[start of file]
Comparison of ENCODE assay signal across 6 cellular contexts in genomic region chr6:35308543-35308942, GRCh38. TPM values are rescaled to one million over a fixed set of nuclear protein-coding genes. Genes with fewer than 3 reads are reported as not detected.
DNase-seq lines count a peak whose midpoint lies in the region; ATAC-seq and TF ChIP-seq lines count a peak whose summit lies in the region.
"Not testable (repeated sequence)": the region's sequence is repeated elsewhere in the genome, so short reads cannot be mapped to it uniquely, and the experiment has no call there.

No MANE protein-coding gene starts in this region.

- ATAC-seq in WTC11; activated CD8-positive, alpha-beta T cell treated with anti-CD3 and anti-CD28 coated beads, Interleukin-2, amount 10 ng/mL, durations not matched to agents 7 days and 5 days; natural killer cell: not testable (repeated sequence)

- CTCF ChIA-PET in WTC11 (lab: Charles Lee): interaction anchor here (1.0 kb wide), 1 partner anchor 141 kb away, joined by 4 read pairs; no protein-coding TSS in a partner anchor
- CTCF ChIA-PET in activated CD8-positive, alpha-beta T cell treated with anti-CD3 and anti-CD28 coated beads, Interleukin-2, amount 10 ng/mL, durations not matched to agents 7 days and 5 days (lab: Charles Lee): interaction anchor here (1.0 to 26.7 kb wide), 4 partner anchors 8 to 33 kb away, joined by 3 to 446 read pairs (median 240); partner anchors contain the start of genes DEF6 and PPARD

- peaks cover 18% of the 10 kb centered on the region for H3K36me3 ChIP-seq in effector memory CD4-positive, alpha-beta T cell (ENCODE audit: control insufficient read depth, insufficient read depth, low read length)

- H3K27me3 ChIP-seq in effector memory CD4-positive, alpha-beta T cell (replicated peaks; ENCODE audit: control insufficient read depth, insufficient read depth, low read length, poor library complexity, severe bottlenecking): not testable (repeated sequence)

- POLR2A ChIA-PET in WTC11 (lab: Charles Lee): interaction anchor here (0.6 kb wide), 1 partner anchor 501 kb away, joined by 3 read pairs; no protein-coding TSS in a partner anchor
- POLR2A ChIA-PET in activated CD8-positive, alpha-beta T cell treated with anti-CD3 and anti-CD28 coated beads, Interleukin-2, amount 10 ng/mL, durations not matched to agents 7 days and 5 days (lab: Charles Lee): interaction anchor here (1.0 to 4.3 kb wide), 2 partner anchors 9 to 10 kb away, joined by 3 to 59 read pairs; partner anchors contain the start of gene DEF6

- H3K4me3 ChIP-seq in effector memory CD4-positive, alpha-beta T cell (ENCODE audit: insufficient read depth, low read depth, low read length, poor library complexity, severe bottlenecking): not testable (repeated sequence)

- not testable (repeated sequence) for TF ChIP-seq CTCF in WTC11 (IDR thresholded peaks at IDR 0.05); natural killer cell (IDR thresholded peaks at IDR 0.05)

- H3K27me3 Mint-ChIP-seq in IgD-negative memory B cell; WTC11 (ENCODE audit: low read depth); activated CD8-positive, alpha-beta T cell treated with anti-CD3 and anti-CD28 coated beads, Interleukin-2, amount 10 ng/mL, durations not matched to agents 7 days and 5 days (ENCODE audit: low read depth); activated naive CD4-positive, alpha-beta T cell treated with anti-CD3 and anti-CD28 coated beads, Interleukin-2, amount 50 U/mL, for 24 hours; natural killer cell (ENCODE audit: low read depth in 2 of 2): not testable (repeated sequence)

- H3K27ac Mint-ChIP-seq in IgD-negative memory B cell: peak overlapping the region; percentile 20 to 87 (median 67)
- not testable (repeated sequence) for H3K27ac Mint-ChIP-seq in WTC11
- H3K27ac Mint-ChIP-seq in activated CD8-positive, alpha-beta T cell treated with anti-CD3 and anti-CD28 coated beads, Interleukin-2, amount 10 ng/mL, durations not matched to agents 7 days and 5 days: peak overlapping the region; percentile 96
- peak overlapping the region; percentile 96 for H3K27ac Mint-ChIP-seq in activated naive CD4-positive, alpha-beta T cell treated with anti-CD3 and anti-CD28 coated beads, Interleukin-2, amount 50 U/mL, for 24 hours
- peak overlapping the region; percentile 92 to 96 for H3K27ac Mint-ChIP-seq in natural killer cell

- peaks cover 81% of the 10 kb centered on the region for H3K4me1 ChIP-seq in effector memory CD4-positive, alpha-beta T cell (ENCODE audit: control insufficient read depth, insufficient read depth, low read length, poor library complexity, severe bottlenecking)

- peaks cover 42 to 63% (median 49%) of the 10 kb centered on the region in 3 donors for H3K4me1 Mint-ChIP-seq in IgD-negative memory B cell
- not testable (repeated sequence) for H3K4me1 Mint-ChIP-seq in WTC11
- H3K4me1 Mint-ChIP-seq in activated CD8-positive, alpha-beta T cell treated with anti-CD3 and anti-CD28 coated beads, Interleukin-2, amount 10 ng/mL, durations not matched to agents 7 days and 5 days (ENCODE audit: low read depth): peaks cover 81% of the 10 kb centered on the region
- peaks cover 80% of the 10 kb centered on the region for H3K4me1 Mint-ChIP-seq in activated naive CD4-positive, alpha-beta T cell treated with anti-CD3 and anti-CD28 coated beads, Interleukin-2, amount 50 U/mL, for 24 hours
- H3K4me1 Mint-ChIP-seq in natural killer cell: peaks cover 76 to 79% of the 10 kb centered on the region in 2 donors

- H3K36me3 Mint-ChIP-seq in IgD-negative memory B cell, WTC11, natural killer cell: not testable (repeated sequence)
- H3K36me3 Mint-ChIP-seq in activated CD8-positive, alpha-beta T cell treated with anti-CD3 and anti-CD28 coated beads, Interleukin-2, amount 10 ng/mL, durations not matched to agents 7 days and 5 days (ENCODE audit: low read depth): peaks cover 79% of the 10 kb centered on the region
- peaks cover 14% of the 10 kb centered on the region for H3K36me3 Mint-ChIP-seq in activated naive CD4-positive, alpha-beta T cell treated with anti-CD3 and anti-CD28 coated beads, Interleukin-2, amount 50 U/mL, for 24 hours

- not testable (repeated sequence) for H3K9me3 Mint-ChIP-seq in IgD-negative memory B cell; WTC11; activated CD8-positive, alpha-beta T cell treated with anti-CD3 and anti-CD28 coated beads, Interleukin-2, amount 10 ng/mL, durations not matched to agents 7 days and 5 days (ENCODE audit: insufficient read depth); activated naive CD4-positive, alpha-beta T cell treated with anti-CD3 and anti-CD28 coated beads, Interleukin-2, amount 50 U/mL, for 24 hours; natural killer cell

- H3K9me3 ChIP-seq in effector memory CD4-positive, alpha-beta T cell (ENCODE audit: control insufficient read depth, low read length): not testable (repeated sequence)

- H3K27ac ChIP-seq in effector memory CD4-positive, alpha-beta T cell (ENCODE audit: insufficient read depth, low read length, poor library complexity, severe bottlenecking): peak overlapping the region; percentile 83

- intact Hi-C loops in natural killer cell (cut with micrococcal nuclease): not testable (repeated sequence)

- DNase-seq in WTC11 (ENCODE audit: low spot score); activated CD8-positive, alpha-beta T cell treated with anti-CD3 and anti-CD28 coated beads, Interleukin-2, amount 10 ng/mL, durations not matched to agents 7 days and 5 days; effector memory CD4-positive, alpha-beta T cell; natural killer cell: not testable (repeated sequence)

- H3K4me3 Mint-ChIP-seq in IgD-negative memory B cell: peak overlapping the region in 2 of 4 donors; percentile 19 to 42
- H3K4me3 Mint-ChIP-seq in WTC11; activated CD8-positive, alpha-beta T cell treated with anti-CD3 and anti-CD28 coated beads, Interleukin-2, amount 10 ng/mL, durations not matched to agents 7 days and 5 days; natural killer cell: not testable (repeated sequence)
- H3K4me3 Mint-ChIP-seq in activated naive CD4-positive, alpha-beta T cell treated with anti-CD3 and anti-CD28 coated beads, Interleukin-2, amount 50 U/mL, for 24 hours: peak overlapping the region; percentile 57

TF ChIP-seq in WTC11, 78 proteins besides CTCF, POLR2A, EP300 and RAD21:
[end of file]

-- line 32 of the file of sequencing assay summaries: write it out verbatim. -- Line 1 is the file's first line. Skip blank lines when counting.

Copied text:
- intact Hi-C loops in natural killer cell (cut with micrococcal nuclease): not testable (repeated sequence)